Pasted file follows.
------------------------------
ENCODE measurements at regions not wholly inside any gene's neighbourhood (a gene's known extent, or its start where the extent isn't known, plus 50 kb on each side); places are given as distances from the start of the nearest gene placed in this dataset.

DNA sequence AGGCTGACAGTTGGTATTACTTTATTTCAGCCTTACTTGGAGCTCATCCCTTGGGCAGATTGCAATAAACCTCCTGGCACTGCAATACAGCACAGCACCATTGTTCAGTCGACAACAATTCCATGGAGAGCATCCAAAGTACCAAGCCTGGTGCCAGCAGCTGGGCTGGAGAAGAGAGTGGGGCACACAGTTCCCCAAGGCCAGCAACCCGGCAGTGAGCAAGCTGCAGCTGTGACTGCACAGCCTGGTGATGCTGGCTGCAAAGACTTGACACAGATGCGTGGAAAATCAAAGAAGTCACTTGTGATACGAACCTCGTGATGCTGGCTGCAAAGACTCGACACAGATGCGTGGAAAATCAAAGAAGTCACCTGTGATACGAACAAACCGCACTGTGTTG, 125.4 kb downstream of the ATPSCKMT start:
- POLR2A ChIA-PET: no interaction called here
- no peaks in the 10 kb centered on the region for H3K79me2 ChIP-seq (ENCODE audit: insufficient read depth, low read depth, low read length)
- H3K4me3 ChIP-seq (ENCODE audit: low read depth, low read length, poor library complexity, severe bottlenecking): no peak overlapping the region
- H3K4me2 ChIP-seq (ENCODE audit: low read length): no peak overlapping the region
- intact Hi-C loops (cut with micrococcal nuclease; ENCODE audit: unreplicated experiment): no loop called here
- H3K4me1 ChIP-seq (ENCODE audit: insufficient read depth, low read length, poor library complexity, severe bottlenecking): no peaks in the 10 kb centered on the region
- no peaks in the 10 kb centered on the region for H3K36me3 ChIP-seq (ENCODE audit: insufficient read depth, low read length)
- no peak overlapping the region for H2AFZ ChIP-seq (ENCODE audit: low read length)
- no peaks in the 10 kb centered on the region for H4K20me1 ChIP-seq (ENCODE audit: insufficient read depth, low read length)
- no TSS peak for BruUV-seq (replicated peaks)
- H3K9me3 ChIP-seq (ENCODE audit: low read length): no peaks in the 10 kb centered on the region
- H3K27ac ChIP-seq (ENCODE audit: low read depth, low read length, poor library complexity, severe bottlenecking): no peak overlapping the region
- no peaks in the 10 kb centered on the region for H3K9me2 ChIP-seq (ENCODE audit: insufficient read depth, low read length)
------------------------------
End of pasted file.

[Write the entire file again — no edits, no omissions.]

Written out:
ENCODE measurements at regions not wholly inside any gene's neighbourhood (a gene's known extent, or its start where the extent isn't known, plus 50 kb on each side); places are given as distances from the start of the nearest gene placed in this dataset.

DNA sequence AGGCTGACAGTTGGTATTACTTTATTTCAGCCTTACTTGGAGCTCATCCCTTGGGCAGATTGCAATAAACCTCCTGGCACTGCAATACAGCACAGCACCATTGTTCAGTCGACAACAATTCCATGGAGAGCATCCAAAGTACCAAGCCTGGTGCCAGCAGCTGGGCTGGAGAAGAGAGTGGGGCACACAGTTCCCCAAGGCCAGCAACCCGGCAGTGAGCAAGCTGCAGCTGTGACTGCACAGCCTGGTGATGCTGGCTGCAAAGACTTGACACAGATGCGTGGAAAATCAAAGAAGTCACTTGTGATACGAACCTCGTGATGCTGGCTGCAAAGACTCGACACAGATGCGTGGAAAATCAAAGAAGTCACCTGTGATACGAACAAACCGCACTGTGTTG, 125.4 kb downstream of the ATPSCKMT start:
- POLR2A ChIA-PET: no interaction called here
- no peaks in the 10 kb centered on the region for H3K79me2 ChIP-seq (ENCODE audit: insufficient read depth, low read depth, low read length)
- H3K4me3 ChIP-seq (ENCODE audit: low read depth, low read length, poor library complexity, severe bottlenecking): no peak overlapping the region
- H3K4me2 ChIP-seq (ENCODE audit: low read length): no peak overlapping the region
- intact Hi-C loops (cut with micrococcal nuclease; ENCODE audit: unreplicated experiment): no loop called here
- H3K4me1 ChIP-seq (ENCODE audit: insufficient read depth, low read length, poor library complexity, severe bottlenecking): no peaks in the 10 kb centered on the region
- no peaks in the 10 kb centered on the region for H3K36me3 ChIP-seq (ENCODE audit: insufficient read depth, low read length)
- no peak overlapping the region for H2AFZ ChIP-seq (ENCODE audit: low read length)
- no peaks in the 10 kb centered on the region for H4K20me1 ChIP-seq (ENCODE audit: insufficient read depth, low read length)
- no TSS peak for BruUV-seq (replicated peaks)
- H3K9me3 ChIP-seq (ENCODE audit: low read length): no peaks in the 10 kb centered on the region
- H3K27ac ChIP-seq (ENCODE audit: low read depth, low read length, poor library complexity, severe bottlenecking): no peak overlapping the region
- no peaks in the 10 kb centered on the region for H3K9me2 ChIP-seq (ENCODE audit: insufficient read depth, low read length)